Before I begin, I’d like to apologize for using the term “metaverse”. I can’t stand that word and used it strictly for alliterative purposes only. I just can’t get the association of that word with the dreaded and rightly despised Facebook and its contemptable founder out of my mind. The most satisfying result of the Meta embrace of VR is that its stock tumbled and earnings plummeted, resulting in its founder and executives losing billions in equity. Makes my day.
Now that’s out of the way, the future of monetization for music in virtual reality (VR) is still uncertain, as the technology and its uses are still relatively new. However, some potential methods for monetizing music in VR could include charging for access to virtual concerts or music festivals, selling virtual reality music experiences, or using virtual reality as a way to enhance the sales of music or merchandise. Additionally, brands and companies may also partner with musicians to create sponsored VR experiences. As the technology and its uses continue to evolve, it is likely that new and innovative ways of monetizing music in VR will be developed.
The New York Times ran a very interesting story recently about how South Korea is the new ground zero for creating the most complex and adventurous music virtual reality content. Their primary vehicle is K-Pop, whose stars have had virtual counterparts, or avatars, for years.
As with all complicated technologies, VR is extremely expensive to develop. The South Korean government is investing in excess of $170 million into a special “alliance” of hundreds of South Korean tech companies for the development of VR technology and content. According to McKinsey, more than $120 billion was spent in the first 5 months of 2022 on VR development globally. I think it would be safe to assume that virtually none of that dough is going toward music content
By comparison, the U.S. is leagues behind South Korea in VR development. According to Andrew Wallenstein, the president and chief media analyst of Variety Intelligence Platform, media companies in the United States have so far only engaged in “light experimentation” so far VR. Users have yet to hit critical mass, which is dependent upon adoption of VR hardware and is a long way from being as ubiquitous as, say, mobile phones and tablets. Let’s face it; nobody wants to wear a heavy cumbersome, uncomfortable headset that has to be tethered to a PC. That’s just no way to boogie to Bruno Mars.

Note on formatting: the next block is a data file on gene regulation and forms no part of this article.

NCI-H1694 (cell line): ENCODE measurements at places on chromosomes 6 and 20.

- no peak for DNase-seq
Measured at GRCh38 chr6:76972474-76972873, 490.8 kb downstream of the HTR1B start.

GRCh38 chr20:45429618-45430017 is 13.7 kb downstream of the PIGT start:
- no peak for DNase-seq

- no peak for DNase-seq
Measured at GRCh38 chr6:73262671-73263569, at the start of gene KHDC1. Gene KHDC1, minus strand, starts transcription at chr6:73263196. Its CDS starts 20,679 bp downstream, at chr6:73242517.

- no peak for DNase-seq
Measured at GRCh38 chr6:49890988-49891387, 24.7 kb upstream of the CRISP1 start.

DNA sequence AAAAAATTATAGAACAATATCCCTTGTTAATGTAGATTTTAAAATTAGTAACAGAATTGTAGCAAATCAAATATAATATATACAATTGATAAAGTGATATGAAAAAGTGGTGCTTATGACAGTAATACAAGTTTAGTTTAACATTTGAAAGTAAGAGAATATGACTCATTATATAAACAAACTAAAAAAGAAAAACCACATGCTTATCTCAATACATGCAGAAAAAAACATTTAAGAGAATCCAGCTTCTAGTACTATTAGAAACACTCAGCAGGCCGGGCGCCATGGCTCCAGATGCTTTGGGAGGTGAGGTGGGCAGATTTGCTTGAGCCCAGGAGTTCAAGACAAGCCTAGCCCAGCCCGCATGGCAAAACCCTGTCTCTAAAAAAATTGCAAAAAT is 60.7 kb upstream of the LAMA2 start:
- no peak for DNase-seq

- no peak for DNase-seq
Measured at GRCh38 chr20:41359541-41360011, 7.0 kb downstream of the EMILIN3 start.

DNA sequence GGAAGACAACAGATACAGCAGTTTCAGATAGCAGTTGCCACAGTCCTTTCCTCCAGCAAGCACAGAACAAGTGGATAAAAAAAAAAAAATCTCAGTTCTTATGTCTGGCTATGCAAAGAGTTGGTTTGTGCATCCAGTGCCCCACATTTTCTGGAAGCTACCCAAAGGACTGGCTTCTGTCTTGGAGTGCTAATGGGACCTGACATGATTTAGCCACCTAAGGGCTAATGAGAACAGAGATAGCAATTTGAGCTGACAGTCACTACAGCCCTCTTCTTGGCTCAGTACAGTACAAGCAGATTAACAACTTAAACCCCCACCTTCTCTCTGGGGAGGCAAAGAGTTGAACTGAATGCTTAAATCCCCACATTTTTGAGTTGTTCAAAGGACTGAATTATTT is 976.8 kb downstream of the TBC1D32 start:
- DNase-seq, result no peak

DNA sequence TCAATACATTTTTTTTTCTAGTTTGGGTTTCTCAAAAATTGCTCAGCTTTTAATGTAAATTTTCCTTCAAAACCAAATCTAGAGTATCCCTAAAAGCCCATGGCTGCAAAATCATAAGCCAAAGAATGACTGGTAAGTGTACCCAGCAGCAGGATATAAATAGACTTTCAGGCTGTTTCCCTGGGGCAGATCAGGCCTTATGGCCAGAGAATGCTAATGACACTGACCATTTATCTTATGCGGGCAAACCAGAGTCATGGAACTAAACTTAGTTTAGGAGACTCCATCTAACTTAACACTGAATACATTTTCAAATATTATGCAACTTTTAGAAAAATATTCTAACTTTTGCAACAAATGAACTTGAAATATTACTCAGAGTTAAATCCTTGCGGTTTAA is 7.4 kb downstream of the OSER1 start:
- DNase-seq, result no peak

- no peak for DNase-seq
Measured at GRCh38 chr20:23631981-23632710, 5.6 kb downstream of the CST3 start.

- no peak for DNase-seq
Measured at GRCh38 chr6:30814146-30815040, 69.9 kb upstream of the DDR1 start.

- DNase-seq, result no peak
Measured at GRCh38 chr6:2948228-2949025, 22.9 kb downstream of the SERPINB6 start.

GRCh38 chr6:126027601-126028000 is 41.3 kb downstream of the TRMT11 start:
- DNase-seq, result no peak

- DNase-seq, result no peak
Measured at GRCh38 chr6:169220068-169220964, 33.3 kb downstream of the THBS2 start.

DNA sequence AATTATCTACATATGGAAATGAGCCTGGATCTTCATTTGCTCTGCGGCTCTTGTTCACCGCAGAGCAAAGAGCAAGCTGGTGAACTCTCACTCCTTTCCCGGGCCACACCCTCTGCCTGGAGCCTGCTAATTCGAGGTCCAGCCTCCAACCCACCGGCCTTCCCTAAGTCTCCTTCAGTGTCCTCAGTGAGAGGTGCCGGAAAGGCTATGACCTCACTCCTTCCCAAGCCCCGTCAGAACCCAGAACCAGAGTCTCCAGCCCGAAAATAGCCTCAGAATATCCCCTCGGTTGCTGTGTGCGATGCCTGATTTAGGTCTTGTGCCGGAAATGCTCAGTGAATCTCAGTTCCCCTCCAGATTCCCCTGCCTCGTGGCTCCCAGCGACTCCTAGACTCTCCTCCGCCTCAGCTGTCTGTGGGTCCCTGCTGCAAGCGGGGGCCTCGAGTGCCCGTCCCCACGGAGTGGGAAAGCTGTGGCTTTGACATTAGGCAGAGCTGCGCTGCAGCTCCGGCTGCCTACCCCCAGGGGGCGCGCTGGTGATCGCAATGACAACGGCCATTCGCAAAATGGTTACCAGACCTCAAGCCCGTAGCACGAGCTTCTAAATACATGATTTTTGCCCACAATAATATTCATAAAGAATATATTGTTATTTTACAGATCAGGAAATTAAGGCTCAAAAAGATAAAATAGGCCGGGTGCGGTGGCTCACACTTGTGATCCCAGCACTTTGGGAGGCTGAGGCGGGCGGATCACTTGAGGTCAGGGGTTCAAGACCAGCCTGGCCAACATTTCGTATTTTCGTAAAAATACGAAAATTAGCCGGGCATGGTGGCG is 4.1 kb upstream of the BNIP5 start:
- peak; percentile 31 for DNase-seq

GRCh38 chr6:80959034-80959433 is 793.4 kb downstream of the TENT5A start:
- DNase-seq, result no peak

Yes, Oculus has a wireless headset, but the functionality is nowhere near as complete as tethered headsets (though they are becoming more powerful. This should start to change this year, hopefully. Among the many rumors floating around about Apple’s long-rumored AR/VR headset are:
1. The headset will be released in the first quarter of 2023.
2. Instead of handheld controllers, it will have up to 30 miniscule cameras ringing the outer rim of the headset for advanced facial and hand tracking.
3. The headset will be released at the WWDC in June
4. It will cost anywhere from $1500 to $3000
5. It will be powered by the M2 chip. It would be like having a Macbook Pro strapped to each eye.
6. It will be released in the third quarter of 2023
7. The device will have a focus on gaming and social applications
There are dozens more theories about the Apple headset. But one thing is for sure: it will redefine the entire AR/VR user experience. As far as music goes, I’m sure that Apple will not have a hard time finding musicians more than willing to be their guinea pigs.
Currently, the cost of developing special virtual concerts and environments can be astronomical. And everybody thinks that they can sell millions and millions of tickets. Artists and mangers expect that they’ll make exponentially more with virtual concerts, and that may be true. But not for a while. Here’s the thing. When a band or solo artists performs at a big venue like the Staples Center for example, the promoter looks at the potential gross revenue for a sell out and calculates the artist’s guaranteed advance. Now try applying that concept to a virtual concert. Not easy and the artist is smelling money from the get go.
And here’s the rub. Who is going to come up with the millions it would take to book the act and develop the environment for VR concerts?
Not the record labels. That’s for sure. Maybe the big players like Apple, Microsoft. Sony, etc. will fork over the cash, but that typically results with the big players monopolizing the space within their “walled garden”. And artists are very risk adverse when it comes to money.
I guess everybody needs a sugar daddy at some point.